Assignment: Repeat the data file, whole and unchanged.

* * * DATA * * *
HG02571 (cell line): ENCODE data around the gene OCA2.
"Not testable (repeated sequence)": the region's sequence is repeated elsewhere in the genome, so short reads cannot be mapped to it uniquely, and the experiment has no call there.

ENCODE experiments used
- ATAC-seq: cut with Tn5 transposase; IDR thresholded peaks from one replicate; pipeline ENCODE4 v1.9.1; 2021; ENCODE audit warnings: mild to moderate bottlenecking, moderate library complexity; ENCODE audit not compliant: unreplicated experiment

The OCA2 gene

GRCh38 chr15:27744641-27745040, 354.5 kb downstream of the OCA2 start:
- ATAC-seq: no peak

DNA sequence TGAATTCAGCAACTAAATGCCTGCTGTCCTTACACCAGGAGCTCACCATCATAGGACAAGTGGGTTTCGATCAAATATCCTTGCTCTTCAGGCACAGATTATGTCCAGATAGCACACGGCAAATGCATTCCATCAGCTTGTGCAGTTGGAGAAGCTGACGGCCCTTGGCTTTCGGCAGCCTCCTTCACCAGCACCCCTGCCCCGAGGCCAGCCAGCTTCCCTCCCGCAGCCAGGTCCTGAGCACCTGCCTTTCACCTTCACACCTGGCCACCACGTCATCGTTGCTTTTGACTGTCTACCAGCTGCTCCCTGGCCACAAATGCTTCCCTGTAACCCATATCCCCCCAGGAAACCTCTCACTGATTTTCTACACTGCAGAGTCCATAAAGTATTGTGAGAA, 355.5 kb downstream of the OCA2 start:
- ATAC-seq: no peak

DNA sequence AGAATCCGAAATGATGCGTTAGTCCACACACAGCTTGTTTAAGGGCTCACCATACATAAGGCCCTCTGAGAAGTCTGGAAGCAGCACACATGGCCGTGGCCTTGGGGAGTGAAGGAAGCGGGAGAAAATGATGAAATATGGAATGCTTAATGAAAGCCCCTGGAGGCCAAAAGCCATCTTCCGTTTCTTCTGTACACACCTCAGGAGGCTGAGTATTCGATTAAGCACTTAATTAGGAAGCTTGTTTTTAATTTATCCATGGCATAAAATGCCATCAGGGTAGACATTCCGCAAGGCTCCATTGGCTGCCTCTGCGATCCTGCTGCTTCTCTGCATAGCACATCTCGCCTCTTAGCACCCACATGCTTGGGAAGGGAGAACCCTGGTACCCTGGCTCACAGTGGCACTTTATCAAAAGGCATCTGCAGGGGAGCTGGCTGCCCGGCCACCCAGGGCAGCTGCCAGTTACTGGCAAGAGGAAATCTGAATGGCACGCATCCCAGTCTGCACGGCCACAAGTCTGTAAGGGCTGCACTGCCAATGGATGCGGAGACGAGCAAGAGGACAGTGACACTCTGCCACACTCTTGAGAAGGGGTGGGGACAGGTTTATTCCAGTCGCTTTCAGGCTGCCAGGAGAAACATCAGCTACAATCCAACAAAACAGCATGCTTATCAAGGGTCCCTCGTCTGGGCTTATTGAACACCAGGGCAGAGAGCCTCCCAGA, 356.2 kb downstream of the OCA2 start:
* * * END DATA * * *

HG02571 (cell line): ENCODE data around the gene OCA2.
"Not testable (repeated sequence)": the region's sequence is repeated elsewhere in the genome, so short reads cannot be mapped to it uniquely, and the experiment has no call there.

ENCODE experiments used
- ATAC-seq: cut with Tn5 transposase; IDR thresholded peaks from one replicate; pipeline ENCODE4 v1.9.1; 2021; ENCODE audit warnings: mild to moderate bottlenecking, moderate library complexity; ENCODE audit not compliant: unreplicated experiment

The OCA2 gene

GRCh38 chr15:27744641-27745040, 354.5 kb downstream of the OCA2 start:
- ATAC-seq: no peak

DNA sequence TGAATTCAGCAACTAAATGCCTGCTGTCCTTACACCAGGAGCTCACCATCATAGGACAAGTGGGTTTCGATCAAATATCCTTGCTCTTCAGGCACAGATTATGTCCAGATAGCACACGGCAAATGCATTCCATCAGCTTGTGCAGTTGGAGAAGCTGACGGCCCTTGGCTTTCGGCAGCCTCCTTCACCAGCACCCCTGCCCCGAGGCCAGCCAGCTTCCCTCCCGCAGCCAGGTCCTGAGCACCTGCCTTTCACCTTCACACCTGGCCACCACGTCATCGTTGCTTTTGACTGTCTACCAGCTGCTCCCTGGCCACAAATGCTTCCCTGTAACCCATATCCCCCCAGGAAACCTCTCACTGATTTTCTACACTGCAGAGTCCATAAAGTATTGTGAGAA, 355.5 kb downstream of the OCA2 start:
- ATAC-seq: no peak

DNA sequence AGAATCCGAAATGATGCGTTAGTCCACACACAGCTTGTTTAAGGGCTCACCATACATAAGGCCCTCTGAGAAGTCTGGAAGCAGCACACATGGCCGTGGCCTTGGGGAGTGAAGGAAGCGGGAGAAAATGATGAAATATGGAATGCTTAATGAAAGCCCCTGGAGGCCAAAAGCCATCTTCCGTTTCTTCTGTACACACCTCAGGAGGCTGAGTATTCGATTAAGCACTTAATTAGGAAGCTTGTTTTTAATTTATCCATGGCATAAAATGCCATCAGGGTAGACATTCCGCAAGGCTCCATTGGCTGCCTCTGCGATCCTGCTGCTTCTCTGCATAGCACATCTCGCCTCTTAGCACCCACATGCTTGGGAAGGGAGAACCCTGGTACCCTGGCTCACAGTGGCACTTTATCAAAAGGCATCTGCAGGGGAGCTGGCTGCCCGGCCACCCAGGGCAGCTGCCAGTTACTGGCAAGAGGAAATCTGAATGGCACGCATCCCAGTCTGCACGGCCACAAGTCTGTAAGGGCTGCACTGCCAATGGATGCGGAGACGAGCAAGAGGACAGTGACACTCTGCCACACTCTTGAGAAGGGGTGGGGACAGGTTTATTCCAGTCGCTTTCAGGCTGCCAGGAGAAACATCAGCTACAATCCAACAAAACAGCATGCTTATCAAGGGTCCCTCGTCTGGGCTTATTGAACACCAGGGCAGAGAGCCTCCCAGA, 356.2 kb downstream of the OCA2 start: